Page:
If you're a young person, you probably don't consider yourself to be at risk for something like a stroke, which also goes by the appropriately scary-sounding name: "brain attack."
But in recent years, there's been a growing number of people aged 18 to 34 who are suffering from strokes, with women being hit with the hardest increase, according to a JAMA Neurology study.
What's more, Scientific American analyzed hospital discharge data to find that being at a high risk for a stroke was associated with living in urban areas in the Midwest and West. The data, which spanned from 2003 to 2012, showed strokes rising by 70 percent in the West and 34 percent in the Midwest.
The South, which is known as the "stroke belt," has the highest rates of stroke mortality, however, the relative increase was lower than the West and Midwest.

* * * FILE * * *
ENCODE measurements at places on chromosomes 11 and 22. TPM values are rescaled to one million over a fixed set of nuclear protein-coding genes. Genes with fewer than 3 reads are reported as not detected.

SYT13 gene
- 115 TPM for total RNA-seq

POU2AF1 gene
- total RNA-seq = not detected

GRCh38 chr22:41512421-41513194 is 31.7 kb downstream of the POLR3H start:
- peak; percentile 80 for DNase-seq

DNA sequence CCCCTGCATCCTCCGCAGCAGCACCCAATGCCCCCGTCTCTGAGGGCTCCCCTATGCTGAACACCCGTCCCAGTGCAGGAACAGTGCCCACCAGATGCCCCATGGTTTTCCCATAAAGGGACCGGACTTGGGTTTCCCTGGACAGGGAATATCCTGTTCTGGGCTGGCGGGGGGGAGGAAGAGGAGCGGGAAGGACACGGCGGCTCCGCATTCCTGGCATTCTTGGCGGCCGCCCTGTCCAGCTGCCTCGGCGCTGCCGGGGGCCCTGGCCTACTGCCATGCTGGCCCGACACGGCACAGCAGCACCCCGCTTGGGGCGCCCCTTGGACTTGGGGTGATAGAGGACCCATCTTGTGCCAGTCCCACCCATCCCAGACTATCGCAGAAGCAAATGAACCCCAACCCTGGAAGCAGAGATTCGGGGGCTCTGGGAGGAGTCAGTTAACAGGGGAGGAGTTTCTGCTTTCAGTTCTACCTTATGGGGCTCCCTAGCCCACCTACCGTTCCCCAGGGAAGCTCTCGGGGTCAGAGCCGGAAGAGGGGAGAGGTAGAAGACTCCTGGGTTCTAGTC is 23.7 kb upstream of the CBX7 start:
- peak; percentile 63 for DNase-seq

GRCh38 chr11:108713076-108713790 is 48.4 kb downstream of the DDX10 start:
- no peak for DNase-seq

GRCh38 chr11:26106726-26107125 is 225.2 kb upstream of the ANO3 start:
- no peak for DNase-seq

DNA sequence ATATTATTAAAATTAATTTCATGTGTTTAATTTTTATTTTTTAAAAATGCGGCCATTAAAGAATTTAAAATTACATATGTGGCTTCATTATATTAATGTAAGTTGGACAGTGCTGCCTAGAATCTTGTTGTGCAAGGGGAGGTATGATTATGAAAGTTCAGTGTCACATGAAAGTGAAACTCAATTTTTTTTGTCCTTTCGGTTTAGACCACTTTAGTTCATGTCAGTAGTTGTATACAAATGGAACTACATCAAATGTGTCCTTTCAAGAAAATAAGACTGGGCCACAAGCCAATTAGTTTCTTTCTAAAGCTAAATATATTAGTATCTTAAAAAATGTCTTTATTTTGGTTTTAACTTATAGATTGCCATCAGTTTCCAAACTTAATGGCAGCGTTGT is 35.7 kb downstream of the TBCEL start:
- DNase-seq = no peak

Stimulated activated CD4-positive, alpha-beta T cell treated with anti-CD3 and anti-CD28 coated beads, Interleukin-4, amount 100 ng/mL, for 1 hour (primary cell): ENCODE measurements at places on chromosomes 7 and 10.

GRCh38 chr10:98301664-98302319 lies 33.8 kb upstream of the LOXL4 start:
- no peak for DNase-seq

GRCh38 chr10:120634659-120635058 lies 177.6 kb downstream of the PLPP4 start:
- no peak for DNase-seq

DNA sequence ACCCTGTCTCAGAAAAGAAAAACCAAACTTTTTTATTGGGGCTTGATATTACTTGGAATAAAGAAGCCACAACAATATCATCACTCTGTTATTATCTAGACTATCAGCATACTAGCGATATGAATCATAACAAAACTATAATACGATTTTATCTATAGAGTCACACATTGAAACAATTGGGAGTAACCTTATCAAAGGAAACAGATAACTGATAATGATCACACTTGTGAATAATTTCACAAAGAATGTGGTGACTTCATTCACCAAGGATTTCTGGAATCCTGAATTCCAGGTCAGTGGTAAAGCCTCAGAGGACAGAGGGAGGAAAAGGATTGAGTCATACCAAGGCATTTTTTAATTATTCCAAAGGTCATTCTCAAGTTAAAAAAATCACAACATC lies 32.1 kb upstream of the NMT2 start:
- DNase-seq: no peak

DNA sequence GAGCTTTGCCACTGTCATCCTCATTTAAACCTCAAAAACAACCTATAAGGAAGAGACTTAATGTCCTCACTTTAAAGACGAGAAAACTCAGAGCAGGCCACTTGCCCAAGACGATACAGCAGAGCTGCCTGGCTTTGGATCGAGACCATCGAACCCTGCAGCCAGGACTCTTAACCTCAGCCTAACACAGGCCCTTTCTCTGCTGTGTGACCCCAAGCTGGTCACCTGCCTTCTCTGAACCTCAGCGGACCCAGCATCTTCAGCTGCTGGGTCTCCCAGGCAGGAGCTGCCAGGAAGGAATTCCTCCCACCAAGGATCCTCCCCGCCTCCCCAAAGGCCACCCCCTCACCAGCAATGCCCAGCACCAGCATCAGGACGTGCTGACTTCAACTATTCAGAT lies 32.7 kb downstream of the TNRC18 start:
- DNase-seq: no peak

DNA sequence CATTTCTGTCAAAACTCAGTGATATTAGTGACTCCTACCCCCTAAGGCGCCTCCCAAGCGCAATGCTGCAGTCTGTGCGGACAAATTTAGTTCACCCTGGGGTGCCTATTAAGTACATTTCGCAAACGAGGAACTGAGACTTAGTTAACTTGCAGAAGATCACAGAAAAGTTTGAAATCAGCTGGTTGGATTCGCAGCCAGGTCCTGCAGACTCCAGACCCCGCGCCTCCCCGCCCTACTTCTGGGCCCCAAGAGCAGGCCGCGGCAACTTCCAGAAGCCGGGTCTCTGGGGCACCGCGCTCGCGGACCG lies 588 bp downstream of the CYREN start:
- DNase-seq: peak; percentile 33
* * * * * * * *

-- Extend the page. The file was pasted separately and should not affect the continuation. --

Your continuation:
The data analyzed did not adjust for racial differences or consider levels of health care access (since rural hospitals have been closing more frequently than those in urban areas).
An increase in pollution might be a cause for the Midwest and West's high increases, as previous studies suggest this association.
About two-thirds of people who suffer a stroke, which is when oxygen and blood flow to your brain is cut off, will receive some type of disability from it — so if this happens to a young person, this could negatively affect their peak-earning years.
"The reasons for these trends are not entirely clear but there are concerns about obesity, diabetes and physical inactivity having a great impact in younger stroke victims," Ralph Sacco, president of the American Academy of Neurology told Scientific American.
Smoking and obesity are contributing risk factors that accumulate over time.
While there needs to be more research on the relationship between age and risk of stroke, it's important to keep in mind that strokes cause one out of every 20 deaths, according to the Centers for Disease Control and Prevention.